It was not a good day. A volunteer diver ran out of oxygen delivering tanks under water and died. Oxygen in the cavern where boys were staying was found to be down by a quarter of normal. Pumping operations were slower than needed. Governor Narongsak was welcomed to his new job in the neighboring province, but then showed up again as director of the operations, minus the title of Governor of Chiang Rai. Rain was returning and the weather was ominous. The main story was pessimistic and turning sour. Seeking scapegoats was coming next if the “worst case scenario” played out as expected.
Governor Narongsak shifted from being announcer to being director. In that way he could partially control the narrative. The Governor said each day’s plan was reviewed and revised according to advice from his team of experts. They had a plan and they were going to do the plan, and revise it if necessary. “I’ll tell you what we’re doing,” he said. But I watched him doing a Cecil B. DeMills directing job with the story. In the calm aftermath of the rescue of the Wild Boar football squad from the bowels of the gigantic sleeping woman (as is the name of the mountain and the legend that goes with it), I have some suggestions about why the Governor did that.
The fact is that narratives can do damage and story-tellers (be they reporters or studio commentators, religious pundits, or family members) may neither realize nor care about the destruction. Reporters were here from more than a dozen countries, each one hoping to get the scoop, the award winning picture, or the angle that captured attention. That was their priority. There were millions of amateurs on-line too (I being one of them) who had different reasons for punching our keyboards and copying and pasting whatever attracted us.
It occurs to me that it is important to consider why some narratives should be controlled and why others should not be. When stories are being blocked in order to protect powerful people from the consequences of their misconduct, that is abuse of power. When stories are being controlled in order to protect those who are endangered or vulnerable from further damage, despite pressure to give narrators freedom, that is courageous of the gate-keeper.
I am willing to give the Governor credit for trying to prevent as much destructive narrative as possible. Bit by bit, as the main story seems to have ended miraculously well, we are piecing together some of the information that the Governor was getting on his frequent strategy meetings with experts in as many relevant fields as they could think of.
He heard that the boys will need to be protected from medical trouble because a couple of them have pneumonia, they are malnourished, they have vulnerable vision due to weeks in darkness, and there is likelihood of post-traumatic stress disorder that would be made worse by letting reporters get to them.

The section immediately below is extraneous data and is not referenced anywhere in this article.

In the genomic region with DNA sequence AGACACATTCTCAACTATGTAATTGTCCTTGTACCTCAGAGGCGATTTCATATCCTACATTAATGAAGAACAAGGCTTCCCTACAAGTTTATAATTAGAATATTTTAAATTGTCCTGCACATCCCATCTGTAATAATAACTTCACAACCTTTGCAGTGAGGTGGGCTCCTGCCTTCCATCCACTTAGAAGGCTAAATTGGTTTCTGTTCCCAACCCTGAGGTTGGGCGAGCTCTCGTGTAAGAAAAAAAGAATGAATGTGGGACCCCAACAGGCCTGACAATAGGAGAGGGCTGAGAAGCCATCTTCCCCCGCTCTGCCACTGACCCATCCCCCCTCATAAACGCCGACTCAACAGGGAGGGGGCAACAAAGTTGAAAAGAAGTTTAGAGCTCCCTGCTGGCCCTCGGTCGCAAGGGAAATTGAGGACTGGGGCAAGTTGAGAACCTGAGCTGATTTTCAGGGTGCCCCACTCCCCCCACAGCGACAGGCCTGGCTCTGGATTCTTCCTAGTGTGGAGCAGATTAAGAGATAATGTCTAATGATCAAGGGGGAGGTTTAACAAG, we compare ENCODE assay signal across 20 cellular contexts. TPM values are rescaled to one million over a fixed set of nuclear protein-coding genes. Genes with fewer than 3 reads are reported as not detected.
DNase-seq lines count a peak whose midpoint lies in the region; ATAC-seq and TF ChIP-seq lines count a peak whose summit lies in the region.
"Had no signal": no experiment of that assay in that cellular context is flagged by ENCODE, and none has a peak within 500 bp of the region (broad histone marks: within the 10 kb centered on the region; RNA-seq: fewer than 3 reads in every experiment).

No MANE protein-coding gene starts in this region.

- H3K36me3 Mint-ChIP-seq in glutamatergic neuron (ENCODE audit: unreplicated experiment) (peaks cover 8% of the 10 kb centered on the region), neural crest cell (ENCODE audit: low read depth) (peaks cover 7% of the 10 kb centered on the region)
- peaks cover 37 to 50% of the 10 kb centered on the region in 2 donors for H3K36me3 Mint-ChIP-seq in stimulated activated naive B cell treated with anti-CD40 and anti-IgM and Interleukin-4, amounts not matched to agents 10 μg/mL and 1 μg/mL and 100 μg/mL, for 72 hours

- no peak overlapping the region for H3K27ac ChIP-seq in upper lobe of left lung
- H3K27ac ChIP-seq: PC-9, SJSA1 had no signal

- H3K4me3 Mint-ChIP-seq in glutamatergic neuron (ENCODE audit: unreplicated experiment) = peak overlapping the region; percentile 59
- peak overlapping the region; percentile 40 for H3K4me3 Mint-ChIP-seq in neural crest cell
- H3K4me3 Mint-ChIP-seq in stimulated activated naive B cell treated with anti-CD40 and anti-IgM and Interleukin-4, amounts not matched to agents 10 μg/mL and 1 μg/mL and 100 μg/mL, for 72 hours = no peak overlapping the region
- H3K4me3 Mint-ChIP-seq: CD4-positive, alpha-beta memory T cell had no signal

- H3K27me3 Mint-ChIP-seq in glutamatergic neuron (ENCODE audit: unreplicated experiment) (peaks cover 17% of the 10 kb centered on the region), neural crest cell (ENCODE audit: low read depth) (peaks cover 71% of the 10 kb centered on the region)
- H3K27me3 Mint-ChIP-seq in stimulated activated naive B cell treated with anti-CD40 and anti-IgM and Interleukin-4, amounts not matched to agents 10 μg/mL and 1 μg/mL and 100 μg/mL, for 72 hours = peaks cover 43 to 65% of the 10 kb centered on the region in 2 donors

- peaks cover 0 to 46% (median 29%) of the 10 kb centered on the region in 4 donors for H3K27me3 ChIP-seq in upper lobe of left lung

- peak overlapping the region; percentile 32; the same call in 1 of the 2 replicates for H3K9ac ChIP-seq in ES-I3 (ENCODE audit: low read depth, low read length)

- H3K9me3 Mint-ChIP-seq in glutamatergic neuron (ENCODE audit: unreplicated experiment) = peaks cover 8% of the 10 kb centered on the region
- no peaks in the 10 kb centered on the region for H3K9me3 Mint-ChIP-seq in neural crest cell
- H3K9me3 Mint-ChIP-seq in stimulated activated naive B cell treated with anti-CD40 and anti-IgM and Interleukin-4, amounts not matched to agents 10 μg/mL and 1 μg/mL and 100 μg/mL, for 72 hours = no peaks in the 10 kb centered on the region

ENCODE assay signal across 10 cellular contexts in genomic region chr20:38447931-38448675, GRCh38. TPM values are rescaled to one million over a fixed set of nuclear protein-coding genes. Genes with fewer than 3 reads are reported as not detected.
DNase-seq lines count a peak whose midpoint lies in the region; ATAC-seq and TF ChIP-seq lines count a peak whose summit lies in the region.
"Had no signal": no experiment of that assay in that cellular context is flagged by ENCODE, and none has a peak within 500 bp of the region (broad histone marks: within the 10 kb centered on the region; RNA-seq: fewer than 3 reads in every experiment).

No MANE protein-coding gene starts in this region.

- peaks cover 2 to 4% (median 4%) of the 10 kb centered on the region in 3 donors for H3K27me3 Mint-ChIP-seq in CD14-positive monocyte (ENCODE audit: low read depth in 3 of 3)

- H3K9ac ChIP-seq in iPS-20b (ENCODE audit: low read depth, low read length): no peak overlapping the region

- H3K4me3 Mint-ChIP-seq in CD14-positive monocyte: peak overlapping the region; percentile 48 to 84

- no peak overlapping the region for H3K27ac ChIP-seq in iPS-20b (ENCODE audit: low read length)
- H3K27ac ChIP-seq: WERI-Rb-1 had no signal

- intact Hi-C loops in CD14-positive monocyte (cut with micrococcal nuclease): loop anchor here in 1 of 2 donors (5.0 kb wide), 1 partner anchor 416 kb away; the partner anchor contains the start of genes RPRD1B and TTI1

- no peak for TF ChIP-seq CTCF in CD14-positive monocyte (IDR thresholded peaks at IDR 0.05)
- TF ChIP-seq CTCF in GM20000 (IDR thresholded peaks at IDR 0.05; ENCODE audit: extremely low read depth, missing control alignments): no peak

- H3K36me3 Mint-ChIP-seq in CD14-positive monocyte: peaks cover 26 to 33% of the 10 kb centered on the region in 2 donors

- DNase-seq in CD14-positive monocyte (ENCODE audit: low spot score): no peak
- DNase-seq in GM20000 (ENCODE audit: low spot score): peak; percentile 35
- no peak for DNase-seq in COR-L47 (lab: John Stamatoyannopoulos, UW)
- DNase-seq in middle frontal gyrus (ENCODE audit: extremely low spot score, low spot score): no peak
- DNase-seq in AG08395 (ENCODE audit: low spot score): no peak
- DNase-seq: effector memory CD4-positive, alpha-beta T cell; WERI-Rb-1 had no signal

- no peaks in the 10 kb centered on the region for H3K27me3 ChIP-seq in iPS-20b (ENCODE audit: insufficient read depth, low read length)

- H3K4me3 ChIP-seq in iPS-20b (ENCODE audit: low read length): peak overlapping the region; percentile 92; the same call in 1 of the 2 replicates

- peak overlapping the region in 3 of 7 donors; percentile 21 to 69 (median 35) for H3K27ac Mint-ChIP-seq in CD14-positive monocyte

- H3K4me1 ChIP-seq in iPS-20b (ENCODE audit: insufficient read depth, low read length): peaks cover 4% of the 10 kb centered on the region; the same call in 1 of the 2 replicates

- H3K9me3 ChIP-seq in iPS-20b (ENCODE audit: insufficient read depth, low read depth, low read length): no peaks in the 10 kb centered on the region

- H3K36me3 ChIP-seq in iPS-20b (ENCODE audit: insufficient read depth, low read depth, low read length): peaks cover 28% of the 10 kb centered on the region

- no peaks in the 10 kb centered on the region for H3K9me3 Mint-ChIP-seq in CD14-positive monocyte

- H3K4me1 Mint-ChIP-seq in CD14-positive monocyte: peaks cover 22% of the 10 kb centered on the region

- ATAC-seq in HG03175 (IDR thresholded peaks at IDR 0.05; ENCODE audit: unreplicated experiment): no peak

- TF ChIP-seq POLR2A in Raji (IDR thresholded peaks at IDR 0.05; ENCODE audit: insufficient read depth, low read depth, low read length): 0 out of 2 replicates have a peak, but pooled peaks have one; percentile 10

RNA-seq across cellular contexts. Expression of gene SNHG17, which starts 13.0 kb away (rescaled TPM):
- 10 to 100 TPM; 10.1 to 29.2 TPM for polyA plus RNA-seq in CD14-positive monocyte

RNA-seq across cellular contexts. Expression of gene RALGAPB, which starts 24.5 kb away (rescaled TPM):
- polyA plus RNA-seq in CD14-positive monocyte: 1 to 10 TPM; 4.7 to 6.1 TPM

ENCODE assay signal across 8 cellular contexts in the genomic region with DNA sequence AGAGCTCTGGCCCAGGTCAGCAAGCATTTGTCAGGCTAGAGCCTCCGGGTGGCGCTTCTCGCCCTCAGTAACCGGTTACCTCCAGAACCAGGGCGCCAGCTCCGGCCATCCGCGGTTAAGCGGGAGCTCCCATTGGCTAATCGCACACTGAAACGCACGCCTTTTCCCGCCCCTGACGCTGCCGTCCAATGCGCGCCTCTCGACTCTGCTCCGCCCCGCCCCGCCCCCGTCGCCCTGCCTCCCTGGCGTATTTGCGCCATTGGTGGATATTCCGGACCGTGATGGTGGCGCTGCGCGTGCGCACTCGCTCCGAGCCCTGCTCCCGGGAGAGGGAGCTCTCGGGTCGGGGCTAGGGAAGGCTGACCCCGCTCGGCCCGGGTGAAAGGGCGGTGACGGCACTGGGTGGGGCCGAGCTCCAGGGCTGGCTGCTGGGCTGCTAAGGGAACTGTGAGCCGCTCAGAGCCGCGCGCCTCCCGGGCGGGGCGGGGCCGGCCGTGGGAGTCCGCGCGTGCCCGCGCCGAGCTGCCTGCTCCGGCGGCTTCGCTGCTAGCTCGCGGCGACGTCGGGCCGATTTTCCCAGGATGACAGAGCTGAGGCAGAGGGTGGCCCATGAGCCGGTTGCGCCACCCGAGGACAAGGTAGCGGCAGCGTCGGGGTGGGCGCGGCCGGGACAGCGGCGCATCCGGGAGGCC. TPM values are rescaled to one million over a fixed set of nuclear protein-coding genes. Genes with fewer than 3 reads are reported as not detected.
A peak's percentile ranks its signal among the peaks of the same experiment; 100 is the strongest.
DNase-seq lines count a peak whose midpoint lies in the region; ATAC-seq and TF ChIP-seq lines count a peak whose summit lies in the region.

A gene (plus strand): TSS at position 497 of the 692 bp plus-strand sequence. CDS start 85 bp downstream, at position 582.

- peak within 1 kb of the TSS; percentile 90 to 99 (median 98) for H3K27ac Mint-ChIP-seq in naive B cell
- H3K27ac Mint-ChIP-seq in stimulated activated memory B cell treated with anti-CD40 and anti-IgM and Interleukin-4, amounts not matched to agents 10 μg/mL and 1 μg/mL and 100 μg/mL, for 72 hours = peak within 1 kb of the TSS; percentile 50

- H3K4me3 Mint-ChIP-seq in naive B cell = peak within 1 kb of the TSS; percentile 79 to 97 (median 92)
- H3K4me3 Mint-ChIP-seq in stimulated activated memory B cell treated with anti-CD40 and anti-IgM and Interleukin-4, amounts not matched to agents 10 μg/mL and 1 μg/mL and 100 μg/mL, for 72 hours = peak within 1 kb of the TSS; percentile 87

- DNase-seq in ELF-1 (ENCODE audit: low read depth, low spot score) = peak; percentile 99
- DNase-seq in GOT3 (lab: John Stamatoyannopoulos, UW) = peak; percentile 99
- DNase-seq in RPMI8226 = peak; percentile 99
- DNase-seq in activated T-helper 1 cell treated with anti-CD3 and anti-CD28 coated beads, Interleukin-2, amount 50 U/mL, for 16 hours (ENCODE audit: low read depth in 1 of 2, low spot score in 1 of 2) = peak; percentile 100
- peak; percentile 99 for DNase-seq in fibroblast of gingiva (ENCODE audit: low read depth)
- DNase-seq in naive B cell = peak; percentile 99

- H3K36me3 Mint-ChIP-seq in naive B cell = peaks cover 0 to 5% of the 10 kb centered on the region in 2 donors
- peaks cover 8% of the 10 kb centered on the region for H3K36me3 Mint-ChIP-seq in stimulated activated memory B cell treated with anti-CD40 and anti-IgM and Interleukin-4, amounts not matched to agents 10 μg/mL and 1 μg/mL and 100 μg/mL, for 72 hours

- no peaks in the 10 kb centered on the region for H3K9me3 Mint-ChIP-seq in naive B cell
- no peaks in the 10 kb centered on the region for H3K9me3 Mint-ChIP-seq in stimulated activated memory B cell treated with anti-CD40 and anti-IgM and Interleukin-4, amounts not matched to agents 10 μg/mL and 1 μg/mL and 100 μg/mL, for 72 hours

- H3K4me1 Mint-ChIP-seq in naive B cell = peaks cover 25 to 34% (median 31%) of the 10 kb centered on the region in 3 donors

It is unsure that any of the media-control had to do with what would happen if they could not bring out some of the boys alive. Horrifying images would haunt families for generations. There would be a frantic scramble to fix blame.
Coach Eak was already being set up to be vilified. One narrative still online tells the terrifying legends of the demons and giants represented in the mountains and cave and weaves in the story of Coach Eak sending the boys in, as he had done in the past, to toughen them up. There were calls in the press for him to be charged with malfeasance and endangering the children. That was a powerful lesson, actually. Parents rushed to defend him, swearing he was a good guy who was trapped with the boys. The narrative now is that Coach Eak is the reason the boys are alive because he helped them move farther and farther to safety, and when they became stranded he kept them alive by giving up his own food and then teaching them to meditate to quell their panic. This very skill is how they managed to negotiate the escape route.
When the former Navy Seal, Saman, died trying to assist in the rescue, he was doing just exactly what the boys would have to do if they were to come out before re-flooding began after any new rain. Saman’s story, naturally, was kept from the boys. The boy’s families heard of Saman’s death as a sober notice about why the boys weren’t just being brought out straightaway.
What is sure is that some of the blockades the Governor imposed did not really have as much to do with safety as with controlling the narrative to keep it in bounds. Governor Narongsak showed again he is an accomplished director, unlike some of his contemporaries who insist on being stars with the narrative wrapped around them. Nevertheless, Narongsak is now listed by the media who hated him a week ago as one of the heroes of the main story of the year. He is being honored and his fame far outshines what’s-his-name, the boss who transferred him to little Payao Province.
There is danger when the press is controlled. But there is also danger when stories run wild and so do the story gatherers.
We have not forgotten how Princess Diana died in a tunnel 20 years, 11 months and two weeks ago.
Rev. Dr. Kenneth Dobson posts his weekly reflections on this blog.